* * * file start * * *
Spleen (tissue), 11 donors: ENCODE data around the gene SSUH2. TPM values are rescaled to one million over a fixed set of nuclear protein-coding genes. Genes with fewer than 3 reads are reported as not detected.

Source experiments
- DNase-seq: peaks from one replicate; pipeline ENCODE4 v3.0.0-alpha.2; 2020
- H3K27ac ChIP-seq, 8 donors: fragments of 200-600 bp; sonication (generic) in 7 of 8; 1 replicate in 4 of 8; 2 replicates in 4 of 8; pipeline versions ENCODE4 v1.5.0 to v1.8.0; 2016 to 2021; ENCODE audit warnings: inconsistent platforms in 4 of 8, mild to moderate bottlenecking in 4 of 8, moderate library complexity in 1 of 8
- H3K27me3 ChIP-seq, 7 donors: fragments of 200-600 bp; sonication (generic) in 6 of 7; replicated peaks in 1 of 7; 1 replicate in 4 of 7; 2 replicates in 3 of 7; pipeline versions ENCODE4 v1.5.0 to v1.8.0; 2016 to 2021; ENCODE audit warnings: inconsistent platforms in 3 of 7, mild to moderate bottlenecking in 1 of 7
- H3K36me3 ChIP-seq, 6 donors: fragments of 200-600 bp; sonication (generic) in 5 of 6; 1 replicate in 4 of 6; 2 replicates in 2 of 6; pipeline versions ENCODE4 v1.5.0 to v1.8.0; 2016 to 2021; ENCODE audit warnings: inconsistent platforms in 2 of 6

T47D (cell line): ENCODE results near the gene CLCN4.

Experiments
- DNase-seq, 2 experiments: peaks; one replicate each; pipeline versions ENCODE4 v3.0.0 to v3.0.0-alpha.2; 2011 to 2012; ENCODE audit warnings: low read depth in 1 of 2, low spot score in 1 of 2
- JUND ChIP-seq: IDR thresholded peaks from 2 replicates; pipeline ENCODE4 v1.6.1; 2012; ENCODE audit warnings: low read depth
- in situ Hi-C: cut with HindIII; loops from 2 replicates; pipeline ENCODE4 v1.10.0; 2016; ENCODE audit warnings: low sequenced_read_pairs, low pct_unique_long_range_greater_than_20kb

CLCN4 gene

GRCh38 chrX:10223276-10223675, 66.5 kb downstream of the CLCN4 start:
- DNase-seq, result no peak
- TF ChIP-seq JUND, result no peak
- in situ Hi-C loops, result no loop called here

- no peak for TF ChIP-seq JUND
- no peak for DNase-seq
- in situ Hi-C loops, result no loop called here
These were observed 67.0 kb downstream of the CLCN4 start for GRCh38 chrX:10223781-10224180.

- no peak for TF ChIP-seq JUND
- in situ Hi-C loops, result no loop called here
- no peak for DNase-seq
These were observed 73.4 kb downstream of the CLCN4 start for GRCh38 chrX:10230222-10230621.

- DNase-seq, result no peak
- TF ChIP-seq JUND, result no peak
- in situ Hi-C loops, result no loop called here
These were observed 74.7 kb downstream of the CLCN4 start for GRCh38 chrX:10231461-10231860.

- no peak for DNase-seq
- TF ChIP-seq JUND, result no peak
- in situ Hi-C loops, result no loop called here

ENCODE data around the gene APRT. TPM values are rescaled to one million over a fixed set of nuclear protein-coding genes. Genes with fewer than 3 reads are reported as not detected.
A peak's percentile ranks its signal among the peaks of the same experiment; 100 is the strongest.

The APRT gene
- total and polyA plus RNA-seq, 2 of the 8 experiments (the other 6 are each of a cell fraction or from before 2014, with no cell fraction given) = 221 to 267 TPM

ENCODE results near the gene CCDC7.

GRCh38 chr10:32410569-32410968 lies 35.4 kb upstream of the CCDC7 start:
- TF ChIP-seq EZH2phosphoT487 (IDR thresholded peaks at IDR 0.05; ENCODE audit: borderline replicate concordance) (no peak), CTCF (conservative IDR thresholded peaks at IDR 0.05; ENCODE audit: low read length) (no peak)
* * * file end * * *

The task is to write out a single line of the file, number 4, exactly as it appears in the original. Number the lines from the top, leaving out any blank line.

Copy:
- H3K27ac ChIP-seq, 8 donors: fragments of 200-600 bp; sonication (generic) in 7 of 8; 1 replicate in 4 of 8; 2 replicates in 4 of 8; pipeline versions ENCODE4 v1.5.0 to v1.8.0; 2016 to 2021; ENCODE audit warnings: inconsistent platforms in 4 of 8, mild to moderate bottlenecking in 4 of 8, moderate library complexity in 1 of 8